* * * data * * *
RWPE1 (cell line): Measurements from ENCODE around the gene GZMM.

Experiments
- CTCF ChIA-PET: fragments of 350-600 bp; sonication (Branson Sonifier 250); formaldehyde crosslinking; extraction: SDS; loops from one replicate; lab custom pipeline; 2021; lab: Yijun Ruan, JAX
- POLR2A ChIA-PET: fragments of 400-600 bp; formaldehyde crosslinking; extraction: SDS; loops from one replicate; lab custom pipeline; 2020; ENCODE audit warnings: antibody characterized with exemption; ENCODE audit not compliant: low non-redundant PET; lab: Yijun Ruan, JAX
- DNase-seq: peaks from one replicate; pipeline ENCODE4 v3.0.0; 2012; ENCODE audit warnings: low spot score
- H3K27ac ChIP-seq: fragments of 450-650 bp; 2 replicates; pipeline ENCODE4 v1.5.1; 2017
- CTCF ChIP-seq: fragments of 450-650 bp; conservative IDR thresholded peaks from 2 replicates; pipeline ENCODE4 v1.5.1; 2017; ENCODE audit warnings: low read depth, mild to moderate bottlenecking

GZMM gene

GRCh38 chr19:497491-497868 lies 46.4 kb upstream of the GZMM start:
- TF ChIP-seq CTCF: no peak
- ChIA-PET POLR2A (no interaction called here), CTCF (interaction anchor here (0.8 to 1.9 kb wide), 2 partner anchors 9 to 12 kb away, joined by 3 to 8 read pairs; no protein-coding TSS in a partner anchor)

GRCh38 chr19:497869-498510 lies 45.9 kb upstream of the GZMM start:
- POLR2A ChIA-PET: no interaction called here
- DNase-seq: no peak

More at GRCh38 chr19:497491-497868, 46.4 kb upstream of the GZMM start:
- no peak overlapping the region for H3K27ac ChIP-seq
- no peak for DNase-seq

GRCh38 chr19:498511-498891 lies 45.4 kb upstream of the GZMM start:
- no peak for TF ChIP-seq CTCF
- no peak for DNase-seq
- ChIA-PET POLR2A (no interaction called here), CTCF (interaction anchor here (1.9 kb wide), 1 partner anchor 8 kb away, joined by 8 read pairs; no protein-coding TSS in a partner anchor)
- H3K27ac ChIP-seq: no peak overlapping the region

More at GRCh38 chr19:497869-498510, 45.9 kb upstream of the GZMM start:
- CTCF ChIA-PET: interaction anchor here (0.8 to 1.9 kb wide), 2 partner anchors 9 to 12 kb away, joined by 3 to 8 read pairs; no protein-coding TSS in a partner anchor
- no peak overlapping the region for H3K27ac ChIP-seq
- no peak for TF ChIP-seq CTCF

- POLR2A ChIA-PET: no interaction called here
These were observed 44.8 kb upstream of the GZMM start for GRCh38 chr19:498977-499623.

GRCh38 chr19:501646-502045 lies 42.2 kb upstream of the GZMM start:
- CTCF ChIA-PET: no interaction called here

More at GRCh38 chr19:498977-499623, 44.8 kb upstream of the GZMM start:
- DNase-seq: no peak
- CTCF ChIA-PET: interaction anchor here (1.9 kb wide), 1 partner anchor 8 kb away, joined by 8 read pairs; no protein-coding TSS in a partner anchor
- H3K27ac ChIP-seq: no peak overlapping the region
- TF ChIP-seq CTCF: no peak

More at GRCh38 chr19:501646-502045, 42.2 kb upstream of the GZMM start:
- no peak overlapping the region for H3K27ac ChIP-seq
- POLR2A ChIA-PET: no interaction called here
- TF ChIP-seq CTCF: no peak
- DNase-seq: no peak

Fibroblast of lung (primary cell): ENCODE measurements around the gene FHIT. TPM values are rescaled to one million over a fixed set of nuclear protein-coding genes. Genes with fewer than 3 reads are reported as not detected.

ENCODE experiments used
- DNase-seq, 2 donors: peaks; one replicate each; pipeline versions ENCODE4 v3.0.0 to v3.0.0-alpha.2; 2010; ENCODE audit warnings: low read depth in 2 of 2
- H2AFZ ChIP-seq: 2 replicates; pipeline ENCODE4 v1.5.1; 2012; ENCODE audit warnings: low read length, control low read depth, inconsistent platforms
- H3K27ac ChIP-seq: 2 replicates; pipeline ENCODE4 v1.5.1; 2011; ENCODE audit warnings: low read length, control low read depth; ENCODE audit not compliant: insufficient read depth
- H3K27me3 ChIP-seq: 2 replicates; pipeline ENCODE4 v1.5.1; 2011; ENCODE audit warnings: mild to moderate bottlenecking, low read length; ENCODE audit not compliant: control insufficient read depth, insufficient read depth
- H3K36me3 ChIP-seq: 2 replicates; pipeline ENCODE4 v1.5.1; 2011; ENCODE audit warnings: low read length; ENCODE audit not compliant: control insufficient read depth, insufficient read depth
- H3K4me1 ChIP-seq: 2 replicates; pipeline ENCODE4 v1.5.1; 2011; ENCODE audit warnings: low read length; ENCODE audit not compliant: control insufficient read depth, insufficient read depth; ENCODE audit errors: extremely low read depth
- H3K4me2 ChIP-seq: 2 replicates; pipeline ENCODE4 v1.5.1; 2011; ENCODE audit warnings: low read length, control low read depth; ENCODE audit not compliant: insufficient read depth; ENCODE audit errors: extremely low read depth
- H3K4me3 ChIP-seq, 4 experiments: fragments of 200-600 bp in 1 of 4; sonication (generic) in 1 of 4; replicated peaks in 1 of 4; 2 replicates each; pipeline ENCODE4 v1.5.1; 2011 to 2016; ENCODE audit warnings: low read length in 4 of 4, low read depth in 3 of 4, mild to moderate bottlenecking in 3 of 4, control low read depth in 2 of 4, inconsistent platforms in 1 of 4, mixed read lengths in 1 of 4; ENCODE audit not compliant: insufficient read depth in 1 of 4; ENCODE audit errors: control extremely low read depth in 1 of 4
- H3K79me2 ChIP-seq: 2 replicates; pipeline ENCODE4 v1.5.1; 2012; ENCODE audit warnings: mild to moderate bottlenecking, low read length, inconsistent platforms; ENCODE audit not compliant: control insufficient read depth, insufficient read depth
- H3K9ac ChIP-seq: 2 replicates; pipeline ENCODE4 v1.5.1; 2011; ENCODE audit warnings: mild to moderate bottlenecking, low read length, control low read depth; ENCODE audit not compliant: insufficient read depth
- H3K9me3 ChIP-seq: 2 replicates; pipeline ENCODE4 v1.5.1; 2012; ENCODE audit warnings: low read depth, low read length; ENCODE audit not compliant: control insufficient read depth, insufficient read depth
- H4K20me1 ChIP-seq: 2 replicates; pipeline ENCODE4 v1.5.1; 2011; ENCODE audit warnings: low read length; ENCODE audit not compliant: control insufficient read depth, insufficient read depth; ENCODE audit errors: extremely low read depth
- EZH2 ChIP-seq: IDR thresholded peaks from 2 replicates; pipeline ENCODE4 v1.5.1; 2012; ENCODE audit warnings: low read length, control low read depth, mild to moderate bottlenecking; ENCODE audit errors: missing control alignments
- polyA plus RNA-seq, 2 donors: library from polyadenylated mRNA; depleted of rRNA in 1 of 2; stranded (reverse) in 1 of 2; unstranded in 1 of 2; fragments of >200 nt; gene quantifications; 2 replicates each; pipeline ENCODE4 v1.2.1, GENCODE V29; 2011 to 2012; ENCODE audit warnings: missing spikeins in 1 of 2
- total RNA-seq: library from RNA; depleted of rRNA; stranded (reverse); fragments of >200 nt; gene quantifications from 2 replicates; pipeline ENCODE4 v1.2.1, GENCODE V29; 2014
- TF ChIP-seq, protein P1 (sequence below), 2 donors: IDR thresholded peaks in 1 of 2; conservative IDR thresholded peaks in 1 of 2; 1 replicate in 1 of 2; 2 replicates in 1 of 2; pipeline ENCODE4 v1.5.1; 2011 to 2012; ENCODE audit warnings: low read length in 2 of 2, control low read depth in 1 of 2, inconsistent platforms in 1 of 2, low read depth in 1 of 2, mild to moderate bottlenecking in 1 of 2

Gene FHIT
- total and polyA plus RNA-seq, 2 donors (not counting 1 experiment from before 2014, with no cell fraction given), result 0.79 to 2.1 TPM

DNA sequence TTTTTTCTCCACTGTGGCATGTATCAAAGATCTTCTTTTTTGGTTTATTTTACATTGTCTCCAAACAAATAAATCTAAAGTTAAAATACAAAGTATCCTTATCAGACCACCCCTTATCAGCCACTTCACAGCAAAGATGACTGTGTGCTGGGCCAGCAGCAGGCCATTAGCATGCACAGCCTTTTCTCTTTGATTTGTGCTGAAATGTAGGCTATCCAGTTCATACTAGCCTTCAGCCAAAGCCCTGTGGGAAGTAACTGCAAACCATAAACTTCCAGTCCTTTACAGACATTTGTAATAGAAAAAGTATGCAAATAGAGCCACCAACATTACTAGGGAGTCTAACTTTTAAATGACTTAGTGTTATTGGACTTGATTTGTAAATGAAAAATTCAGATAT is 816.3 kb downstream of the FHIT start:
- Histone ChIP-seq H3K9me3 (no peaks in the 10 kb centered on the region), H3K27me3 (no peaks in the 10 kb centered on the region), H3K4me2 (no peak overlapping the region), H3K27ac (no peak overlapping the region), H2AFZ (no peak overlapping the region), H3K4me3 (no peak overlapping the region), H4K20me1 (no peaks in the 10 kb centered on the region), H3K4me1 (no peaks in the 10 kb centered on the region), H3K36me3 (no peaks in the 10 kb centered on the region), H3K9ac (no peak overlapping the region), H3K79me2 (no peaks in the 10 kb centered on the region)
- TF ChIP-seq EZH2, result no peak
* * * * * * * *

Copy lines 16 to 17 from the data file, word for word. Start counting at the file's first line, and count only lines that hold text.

- no peak overlapping the region for H3K27ac ChIP-seq
- no peak for DNase-seq